Identify Extent/Type of Damage
To select the appropriate acid, one must diagnose the probable type of damage and the extent of penetration into the formation. Drilling solid infiltration is shallow (less than one in.); drilling fluid filtrate can invade the formation 3 ft or more. Perforation damage is shallow and varies in severity according to the perforating procedure. Water injection well damage can be quite deep when moderately clean fluids are injected over long periods of time with small unfiltered solids in the fluid. Likewise, incompatible fluids may precipitate deeper in the formation. Repeated acid treatments also may leave damage deeper in the formation. Shallow damage can be quite severe in that thin filter cakes or internal bridging under high differential pressure can have very low permeability. Deep damage is usually more moderate but can be quite difficult to reach with reactive fluids like acid and, thus, may require deep treatments like hydraulic fracturing or acid fracturing.
Familiarity with all sources of damage and damaging operations is a requisite tool for an engineer selecting the best remedial acid treatment and is beyond the scope of this chapter. Sparlin and Hagen provide good information on damage mechanisms and damage analysis in their SPE Short Course on formation damage. McLeod provides a damage check list. More information on damaging mechanisms and analysis is provided in the chapter on formation damage in this handbook. Recent examples of damage analysis and removal are provided by Fambrough et al.,  Zhu et al.,  and Guoynes et al. A recent article concerning well completion post-audits provides a means of pinpointing the time of occurrence and the operation that caused damage in a particular completion by analysis of fluid loss and injection data.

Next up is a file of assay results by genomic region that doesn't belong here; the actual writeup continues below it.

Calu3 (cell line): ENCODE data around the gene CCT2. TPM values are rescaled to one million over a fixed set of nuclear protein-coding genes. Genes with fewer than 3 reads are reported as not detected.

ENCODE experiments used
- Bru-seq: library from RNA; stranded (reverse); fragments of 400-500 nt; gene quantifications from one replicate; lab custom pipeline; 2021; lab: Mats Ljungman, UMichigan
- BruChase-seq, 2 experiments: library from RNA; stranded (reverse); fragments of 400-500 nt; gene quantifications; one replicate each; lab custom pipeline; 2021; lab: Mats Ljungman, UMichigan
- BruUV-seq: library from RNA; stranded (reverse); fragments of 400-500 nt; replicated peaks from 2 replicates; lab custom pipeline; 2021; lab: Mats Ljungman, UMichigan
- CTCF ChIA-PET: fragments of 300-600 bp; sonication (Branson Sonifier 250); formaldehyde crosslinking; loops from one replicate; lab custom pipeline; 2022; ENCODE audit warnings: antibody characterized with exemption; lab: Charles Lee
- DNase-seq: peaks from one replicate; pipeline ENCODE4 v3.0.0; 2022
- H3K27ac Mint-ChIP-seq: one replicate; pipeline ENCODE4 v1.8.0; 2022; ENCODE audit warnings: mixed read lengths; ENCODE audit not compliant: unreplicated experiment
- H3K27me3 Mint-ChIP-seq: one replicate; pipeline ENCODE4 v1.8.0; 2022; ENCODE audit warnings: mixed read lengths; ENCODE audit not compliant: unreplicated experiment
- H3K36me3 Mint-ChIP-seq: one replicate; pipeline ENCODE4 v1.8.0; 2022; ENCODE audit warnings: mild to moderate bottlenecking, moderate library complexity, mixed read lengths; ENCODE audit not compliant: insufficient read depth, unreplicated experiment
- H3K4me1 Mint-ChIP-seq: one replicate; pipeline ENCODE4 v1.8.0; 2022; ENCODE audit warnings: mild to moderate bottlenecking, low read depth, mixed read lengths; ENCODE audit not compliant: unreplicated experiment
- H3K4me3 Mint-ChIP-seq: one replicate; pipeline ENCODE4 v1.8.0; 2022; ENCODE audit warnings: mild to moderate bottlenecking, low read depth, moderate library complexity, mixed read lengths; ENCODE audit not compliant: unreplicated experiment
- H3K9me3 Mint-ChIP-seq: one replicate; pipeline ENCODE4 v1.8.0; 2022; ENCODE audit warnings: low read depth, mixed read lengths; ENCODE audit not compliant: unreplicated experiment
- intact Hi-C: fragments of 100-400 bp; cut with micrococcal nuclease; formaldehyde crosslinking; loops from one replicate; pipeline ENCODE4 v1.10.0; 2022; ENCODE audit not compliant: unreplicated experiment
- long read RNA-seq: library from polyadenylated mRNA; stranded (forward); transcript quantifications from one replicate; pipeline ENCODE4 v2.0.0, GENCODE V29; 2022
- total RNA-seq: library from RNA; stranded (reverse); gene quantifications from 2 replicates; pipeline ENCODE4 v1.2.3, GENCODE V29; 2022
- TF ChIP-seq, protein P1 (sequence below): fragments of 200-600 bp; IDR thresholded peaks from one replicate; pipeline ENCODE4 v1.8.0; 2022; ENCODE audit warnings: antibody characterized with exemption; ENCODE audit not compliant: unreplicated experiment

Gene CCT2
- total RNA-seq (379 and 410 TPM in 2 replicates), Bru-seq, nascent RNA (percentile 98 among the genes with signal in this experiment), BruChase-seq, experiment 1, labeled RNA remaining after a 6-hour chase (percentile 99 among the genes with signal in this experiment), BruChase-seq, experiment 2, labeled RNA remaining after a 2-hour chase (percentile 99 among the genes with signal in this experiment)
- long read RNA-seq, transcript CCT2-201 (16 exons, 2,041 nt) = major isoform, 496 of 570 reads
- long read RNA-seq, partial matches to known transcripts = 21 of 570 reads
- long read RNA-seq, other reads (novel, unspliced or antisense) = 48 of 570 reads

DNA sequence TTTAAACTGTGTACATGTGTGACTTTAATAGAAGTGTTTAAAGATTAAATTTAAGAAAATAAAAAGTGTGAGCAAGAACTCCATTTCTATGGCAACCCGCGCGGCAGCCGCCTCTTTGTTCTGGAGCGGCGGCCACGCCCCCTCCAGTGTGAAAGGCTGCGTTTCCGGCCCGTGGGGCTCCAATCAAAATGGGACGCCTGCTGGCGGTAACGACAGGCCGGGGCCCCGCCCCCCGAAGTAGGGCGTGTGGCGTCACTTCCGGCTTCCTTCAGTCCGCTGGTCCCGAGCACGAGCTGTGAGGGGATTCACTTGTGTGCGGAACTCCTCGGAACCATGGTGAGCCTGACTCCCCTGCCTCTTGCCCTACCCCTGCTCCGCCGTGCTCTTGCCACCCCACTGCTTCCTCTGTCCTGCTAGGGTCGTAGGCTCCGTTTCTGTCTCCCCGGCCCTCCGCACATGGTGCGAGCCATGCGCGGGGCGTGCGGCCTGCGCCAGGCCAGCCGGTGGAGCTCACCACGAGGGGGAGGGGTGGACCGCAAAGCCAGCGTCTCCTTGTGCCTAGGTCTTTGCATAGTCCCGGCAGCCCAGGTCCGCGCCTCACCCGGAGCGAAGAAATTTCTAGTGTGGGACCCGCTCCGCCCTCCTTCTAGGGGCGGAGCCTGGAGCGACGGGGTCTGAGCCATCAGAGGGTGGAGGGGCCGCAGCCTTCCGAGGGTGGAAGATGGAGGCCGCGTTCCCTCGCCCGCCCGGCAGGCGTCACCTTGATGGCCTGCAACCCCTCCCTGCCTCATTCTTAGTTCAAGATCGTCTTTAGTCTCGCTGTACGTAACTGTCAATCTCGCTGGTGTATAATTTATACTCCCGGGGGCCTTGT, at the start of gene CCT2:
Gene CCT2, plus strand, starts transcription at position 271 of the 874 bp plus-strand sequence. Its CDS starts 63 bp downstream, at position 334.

Damage Removal by Chemical Solvents
Selection of a chemical for any particular application depends on which contaminants are plugging the formation. HCl acid and other acids do not dissolve pipe dope, paraffin, or asphaltenes. Treatment of these solids or plugging agents requires an effective organic solvent (usually an aromatic solvent like toluene, xylene, or orthonitrotoluene). Acetic acid effectively dissolves calcium carbonate scale; however, it does not dissolve ferric oxide (iron oxide) scale. HCl acid dissolves calcium carbonate scale quite easily but has little affect on calcium sulfate scales. Calcium sulfate can be converted to calcium carbonate or calcium hydroxide by treatment with potassium hydroxide or sodium carbonate. HCl acid then can be used to dissolve the converted scale. Several cycles of such treatment may be necessary to remove all the scale. Calcium sulfate also can be dissolved in one step with the sodium salt of ethylene diamine tetra acetic acid (EDTA), but at a higher cost. HF acid must be used to dissolve formation clay minerals or drilling-mud solids when they plug pore throats in the formation.
Because different plugging solids require different solvents for their removal, there is no universal solvent for wellbore damage. Treatment based on such a premise often yields disappointing results. Never pump solvent or acid into a well until the probable causes of damage and the best chemical to remove the damage have been defined. A summary solvent selection table is given in Table 7.3 for the type of damage. 
Formation Response to Acid